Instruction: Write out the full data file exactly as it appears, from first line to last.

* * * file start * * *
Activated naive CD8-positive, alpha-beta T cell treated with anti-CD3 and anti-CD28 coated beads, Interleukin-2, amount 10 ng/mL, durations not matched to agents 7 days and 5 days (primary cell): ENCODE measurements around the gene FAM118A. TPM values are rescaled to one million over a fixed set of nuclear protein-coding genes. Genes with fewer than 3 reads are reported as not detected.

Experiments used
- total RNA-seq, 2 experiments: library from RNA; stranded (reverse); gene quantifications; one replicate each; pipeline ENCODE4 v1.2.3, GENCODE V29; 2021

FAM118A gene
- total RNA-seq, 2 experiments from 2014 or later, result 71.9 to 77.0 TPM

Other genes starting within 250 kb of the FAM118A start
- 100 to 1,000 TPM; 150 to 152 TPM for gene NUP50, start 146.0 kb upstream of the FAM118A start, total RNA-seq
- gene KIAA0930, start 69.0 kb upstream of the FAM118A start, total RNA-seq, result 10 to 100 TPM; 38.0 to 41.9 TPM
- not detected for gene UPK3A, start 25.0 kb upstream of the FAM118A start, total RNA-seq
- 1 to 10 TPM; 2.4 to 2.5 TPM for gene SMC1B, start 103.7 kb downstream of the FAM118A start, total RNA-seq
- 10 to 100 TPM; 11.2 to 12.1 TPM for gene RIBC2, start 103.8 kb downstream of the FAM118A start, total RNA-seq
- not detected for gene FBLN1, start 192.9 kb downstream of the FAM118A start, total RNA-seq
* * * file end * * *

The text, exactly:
Activated naive CD8-positive, alpha-beta T cell treated with anti-CD3 and anti-CD28 coated beads, Interleukin-2, amount 10 ng/mL, durations not matched to agents 7 days and 5 days (primary cell): ENCODE measurements around the gene FAM118A. TPM values are rescaled to one million over a fixed set of nuclear protein-coding genes. Genes with fewer than 3 reads are reported as not detected.

Experiments used
- total RNA-seq, 2 experiments: library from RNA; stranded (reverse); gene quantifications; one replicate each; pipeline ENCODE4 v1.2.3, GENCODE V29; 2021

FAM118A gene
- total RNA-seq, 2 experiments from 2014 or later, result 71.9 to 77.0 TPM

Other genes starting within 250 kb of the FAM118A start
- 100 to 1,000 TPM; 150 to 152 TPM for gene NUP50, start 146.0 kb upstream of the FAM118A start, total RNA-seq
- gene KIAA0930, start 69.0 kb upstream of the FAM118A start, total RNA-seq, result 10 to 100 TPM; 38.0 to 41.9 TPM
- not detected for gene UPK3A, start 25.0 kb upstream of the FAM118A start, total RNA-seq
- 1 to 10 TPM; 2.4 to 2.5 TPM for gene SMC1B, start 103.7 kb downstream of the FAM118A start, total RNA-seq
- 10 to 100 TPM; 11.2 to 12.1 TPM for gene RIBC2, start 103.8 kb downstream of the FAM118A start, total RNA-seq
- not detected for gene FBLN1, start 192.9 kb downstream of the FAM118A start, total RNA-seq